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The Unfortunate Realities of the U.S. Immigration Courts

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Most of the general public is not aware of the way in which immigration courts function in the United States.  With all the discussion in the media concerning undocumented child migrants and increased deportations, the realities of the current immigration court system should be more publicized.  According to the National Association of Immigration Judges (NAIJ) there are presently 227 field judges across the nation taking on a docket of more than 375 thousand cases!  Even for those that do not know much about the immigration court system, these figures are striking and suggest an unmanageable reality.

The immigration court system is underfunded and under-staffed creating severe backlog and ultimately calling the entire process into question.  There is pressure on local judges to move through cases quickly, at times hearing more than 50 cases a day.  If appropriate and adequate attention is not being given to the respondents, how can we have faith in our decision-makers?  Unfortunately, only more problems are emerging as decisions are appealed.  The lack of due process at the lower immigration courts produces the crisis at the federal level.

Substantial changes must be implemented in order to remedy the current crisis facing the nation’s immigration court system.  Immigration Judge Marks remarked, “We deal with cases that are, in effect, death penalty cases.  Some of the defendants may be killed if they’re returned to their home countries.”  This realization is striking and if more people were made aware, perhaps more attention would be given in support of meaningful immigration reform and concerted action.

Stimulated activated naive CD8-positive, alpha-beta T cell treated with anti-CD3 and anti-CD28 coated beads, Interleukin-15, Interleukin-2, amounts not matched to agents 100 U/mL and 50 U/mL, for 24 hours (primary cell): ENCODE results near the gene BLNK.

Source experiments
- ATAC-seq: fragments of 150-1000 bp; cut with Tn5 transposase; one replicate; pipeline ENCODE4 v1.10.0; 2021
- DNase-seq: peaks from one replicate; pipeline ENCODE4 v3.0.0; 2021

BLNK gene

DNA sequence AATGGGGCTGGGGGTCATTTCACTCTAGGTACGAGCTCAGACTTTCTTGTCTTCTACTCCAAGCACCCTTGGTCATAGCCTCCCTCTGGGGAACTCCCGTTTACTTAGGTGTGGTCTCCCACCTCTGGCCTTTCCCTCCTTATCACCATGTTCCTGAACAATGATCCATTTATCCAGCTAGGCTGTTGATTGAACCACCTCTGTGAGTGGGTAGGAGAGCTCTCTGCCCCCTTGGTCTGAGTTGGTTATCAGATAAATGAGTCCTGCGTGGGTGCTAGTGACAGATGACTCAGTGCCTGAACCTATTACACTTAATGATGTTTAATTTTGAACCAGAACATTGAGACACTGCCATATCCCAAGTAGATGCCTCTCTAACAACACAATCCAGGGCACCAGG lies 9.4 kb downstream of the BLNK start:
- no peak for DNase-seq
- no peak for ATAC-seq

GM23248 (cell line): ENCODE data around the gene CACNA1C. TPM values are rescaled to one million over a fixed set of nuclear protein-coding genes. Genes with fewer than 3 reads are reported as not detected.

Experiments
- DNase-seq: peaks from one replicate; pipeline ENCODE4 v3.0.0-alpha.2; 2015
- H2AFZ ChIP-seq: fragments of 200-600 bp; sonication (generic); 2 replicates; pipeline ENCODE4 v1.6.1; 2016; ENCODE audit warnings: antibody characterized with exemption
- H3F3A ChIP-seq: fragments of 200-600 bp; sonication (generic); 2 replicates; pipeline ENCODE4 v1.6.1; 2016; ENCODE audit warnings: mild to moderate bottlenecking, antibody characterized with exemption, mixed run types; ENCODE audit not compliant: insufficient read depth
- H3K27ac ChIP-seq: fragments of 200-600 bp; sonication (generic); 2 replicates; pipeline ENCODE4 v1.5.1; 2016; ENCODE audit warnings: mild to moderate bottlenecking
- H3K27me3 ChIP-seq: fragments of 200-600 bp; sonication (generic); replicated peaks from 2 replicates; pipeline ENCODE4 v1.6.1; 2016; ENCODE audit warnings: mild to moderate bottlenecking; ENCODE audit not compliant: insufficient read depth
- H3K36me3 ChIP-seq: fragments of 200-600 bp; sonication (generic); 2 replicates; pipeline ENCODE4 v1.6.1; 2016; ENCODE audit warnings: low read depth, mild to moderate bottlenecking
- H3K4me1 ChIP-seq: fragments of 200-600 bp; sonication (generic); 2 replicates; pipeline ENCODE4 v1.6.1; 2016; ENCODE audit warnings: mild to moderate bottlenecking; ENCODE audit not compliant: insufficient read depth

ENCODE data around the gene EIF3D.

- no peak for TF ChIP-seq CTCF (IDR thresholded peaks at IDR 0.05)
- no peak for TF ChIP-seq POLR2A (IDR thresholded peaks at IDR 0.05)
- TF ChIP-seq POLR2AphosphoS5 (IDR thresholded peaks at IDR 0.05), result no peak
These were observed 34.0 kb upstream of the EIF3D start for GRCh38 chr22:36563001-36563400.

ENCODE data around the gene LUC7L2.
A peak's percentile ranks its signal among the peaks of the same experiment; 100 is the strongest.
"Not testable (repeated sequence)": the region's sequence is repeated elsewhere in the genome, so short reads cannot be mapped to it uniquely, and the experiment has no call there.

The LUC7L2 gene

The United States immigration courts have placed the burden of proof on the accused.  This means that these immigrants are guilty of illegally entering the country until proven innocent.  Their lack of financial access to an attorney, lack of understanding of the English language and the young ages of these juveniles do not matter; they are still subject to this system.

More funding must be directed to immigration courts in order to ensure a more reasonable system.  Unfortunately, recent news reports cite Congress as ignoring the Obama administration’s request to accelerate spending on immigration courts.  His request was made with particular attention given to the high rates of unaccompanied minors at the border.  These cases have been put on a fast track for adjudication since they are children.  This does not take into account all the pending cases that have been placed on the back burner due to understaffing and the ill-equipped court system.  Congress has increased spending for Border Patrol agents and detention centers, disregarding the need of immigration judges and the back log of cases climbing to 400,000.

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